Like most answers from lawyers, it depends.
If the employer had valid “cause” to terminate your employment, then the employer does not owe you anything. If you are terminated “without cause”, then the employer is required to give you notice of your termination, or pay in lieu of. Most people have heard of the Employment Standards Act (ESA), but it’s important to recognize that this is minimum legislation. For some employees, the difference between ESA entitlement versus common law entitlement can be as much as 2 year’s salary!
If you’re an employee facing termination, or an employer considering the termination an employee, it’s best to speak with an employment lawyer before doing anything. Getting the right advice today will help avoid disputes tomorrow.
You are separated when you are not living together and it is not likely that you will live together again. Usually you will need to decide who will stay in the family home, who will take care of the children, who will pay family debts, how much support will be paid, and how will property be divided?
You can resolve things in different ways.
Unless the circumstances of your separation make it unsafe to negotiate, it is better if the two of you can agree on how to settle the issues between you through negotiation, mediation or collaborative family law. Court proceedings can be very expensive and take a long time.
Signing a separation agreement is a very important step. Your decisions now can affect you and your children for the rest of your lives. If in the future, one of you decides you don’t like the agreement, you can try to negotiate a new agreement. If you cannot agree you have to go to court and ask a judge to change it. A separation agreement is a contract that you must honour.
The law leaves the decision about settling your family law issues to you. You may have a hard time proving that you and your spouse had promised to settle things a certain way if you do not have a written and signed separation agreement.
A lawyer or mediator can help you decide what would be best for you and ensure the agreement is legally binding.
If you live with someone without being married you are in a common law relationship or are cohabiting.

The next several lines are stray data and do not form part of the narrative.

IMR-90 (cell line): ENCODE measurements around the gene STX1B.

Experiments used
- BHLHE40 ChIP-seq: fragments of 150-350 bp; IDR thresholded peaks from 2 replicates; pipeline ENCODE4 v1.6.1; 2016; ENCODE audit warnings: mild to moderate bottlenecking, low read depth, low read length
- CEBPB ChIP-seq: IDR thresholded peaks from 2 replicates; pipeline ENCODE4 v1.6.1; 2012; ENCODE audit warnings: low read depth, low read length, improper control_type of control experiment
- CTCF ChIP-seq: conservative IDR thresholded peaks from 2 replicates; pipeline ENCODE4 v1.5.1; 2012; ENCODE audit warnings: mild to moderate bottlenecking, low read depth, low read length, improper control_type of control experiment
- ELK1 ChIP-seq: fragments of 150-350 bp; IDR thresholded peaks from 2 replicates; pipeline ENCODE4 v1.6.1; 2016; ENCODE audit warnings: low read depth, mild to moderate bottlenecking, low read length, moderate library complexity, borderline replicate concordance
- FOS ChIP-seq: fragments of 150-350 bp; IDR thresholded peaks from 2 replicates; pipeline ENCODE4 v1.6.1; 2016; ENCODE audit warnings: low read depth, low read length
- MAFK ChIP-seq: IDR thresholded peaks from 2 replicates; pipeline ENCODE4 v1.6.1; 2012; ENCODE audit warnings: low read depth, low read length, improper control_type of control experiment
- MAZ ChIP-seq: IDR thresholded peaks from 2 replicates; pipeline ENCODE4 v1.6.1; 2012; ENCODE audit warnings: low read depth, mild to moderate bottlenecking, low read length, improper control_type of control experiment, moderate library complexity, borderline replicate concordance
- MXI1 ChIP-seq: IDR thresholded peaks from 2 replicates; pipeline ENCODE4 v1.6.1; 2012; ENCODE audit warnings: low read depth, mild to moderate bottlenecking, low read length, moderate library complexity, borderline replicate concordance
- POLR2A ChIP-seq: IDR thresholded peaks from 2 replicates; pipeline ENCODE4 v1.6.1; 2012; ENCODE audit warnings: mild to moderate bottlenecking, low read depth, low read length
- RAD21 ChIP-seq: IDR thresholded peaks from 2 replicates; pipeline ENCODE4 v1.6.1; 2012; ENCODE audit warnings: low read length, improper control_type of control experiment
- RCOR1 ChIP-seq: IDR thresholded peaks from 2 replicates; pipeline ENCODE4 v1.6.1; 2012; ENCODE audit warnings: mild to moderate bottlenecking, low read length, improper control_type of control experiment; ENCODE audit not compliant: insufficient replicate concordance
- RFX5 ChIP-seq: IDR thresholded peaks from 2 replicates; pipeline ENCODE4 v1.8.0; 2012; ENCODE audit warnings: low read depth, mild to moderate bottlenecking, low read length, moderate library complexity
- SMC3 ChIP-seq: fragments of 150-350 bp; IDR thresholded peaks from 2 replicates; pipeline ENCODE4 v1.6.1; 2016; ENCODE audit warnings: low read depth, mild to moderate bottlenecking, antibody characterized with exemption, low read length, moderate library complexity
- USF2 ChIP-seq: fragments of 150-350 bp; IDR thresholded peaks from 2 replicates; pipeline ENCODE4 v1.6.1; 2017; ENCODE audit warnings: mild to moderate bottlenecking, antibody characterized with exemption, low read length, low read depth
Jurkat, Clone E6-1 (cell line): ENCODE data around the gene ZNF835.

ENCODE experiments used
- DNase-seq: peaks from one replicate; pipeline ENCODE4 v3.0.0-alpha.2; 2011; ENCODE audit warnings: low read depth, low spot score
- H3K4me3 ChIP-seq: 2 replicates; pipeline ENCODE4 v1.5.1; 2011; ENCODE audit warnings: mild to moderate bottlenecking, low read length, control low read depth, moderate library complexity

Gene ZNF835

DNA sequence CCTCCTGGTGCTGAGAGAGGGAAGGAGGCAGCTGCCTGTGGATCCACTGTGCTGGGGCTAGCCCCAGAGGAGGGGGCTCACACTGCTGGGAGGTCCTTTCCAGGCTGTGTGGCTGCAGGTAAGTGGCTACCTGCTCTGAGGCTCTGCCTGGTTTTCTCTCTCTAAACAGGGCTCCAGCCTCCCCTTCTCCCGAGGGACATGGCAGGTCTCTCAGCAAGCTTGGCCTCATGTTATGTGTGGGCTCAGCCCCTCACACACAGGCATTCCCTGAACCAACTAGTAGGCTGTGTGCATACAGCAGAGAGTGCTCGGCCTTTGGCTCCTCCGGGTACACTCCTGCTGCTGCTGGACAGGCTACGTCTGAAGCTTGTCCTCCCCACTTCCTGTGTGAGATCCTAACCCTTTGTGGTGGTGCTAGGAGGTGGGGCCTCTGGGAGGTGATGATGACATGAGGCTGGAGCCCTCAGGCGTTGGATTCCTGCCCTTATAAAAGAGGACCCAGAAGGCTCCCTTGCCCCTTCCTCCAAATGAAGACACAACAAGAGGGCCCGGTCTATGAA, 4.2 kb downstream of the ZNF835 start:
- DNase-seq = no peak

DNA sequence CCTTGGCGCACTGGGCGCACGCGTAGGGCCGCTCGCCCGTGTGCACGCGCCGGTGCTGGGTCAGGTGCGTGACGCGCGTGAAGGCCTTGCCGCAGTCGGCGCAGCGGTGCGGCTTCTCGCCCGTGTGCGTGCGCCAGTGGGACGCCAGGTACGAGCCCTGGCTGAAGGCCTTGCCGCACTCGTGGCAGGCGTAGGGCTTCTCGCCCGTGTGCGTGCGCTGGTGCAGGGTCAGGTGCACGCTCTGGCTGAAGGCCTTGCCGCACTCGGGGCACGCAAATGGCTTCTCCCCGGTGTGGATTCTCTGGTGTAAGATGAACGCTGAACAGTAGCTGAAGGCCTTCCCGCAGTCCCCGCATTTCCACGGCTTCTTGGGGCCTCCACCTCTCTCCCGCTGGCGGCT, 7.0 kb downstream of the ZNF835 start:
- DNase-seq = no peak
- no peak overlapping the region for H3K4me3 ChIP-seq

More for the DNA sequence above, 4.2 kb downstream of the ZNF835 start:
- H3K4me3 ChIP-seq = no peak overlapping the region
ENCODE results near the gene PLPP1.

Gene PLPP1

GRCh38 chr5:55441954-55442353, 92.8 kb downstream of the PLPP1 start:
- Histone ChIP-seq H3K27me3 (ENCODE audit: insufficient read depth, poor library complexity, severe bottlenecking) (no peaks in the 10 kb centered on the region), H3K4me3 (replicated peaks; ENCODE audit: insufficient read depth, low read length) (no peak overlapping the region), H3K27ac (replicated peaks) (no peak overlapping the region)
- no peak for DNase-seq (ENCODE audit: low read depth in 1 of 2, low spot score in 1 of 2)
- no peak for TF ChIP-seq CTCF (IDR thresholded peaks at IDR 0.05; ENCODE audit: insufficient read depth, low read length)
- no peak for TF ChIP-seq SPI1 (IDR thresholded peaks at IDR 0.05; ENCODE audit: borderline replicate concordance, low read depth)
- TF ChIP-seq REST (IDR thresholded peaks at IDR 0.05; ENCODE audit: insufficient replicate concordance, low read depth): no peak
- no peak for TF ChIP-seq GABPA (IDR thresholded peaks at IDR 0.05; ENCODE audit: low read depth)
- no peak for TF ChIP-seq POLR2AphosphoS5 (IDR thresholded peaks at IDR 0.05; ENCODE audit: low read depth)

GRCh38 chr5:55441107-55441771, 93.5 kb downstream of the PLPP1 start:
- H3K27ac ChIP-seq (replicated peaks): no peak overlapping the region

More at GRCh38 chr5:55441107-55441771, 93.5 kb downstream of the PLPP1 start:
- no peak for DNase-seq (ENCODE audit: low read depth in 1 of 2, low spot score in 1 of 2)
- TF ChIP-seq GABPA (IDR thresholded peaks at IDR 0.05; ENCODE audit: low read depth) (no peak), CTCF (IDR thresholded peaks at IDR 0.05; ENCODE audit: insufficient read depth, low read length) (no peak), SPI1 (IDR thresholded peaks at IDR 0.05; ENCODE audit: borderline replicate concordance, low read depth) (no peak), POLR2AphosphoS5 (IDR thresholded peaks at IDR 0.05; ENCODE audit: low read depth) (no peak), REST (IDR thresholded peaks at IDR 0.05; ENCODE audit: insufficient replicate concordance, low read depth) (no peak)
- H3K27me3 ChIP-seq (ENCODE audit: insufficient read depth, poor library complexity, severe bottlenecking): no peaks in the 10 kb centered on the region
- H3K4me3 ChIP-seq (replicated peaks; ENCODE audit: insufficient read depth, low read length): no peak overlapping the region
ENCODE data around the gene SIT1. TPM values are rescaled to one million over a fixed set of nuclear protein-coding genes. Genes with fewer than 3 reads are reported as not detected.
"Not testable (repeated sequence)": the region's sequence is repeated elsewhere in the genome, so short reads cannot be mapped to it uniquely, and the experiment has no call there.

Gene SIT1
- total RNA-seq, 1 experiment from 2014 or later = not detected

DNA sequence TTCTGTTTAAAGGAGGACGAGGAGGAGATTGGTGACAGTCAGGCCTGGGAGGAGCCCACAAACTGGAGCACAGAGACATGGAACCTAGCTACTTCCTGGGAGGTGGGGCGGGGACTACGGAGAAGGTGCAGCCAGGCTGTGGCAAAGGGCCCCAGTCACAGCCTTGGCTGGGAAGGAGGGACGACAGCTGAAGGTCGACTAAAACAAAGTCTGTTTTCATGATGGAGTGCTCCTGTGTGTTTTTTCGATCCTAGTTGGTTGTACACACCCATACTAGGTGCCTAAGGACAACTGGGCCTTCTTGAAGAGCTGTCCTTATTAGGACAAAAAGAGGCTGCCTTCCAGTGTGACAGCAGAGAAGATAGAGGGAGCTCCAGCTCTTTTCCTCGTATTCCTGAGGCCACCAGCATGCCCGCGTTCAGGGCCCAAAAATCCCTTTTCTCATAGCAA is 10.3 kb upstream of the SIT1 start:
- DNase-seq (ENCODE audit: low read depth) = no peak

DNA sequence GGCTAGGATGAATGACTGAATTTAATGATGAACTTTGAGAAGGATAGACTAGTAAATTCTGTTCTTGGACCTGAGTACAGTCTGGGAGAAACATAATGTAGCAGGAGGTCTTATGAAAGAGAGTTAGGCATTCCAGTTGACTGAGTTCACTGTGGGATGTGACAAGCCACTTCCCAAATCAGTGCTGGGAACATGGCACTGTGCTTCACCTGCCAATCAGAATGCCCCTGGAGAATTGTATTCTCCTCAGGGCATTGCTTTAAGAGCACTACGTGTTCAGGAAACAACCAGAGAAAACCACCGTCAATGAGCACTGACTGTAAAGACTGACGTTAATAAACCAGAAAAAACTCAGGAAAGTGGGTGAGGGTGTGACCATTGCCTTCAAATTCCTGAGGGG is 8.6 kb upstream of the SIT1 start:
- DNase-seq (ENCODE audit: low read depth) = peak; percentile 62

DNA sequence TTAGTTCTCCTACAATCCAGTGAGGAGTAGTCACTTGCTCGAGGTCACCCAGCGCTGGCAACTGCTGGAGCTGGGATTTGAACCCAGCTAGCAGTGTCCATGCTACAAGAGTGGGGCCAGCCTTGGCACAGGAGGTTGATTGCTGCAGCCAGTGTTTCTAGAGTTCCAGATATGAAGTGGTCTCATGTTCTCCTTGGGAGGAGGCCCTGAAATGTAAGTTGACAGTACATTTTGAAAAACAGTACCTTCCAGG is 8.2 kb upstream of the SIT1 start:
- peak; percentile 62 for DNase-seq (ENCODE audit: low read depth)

Common law couples do not have the same rights as married couples to share the property they bought when they were living together. Usually, furniture, household belongings and other property belong to the person who bought them. Common law couples also do not have the right to divide between them the increase in value of the property they brought with them to the relationship.
If you have contributed to property your spouse owns, you may have a right to part of it. Unless your spouse agrees to pay you back through negotiation, mediation, collaborative law or arbitration, you may have to go to court to get back your contribution.
If your common law relationship ends, and you do not have enough money to support yourself, you can ask your spouse to pay support. You can ask for support for yourself if you have been living together for three years, or if you have lived together for less time and have had or adopted a child together. You and your spouse can settle on an amount for support through negotiation, mediation, collaborative law or arbitration. If you can’t resolve the issues, you can go to court and ask a judge to decide if you should get support.
If you and your spouse have or adopt a child together, you can ask for support for that child. Children of parents living in a common law relationship have the same rights to support from their parents as the children of married couples. If your spouse treated your child as their child while you lived together, you can also ask for support. You can settle on support for your child through negotiation, mediation, collaborative law or arbitration. If you can’t resolve the issues, you can go to court and ask a judge to order your spouse to pay support for that child. The amount of support is set under the Child Support Guidelines.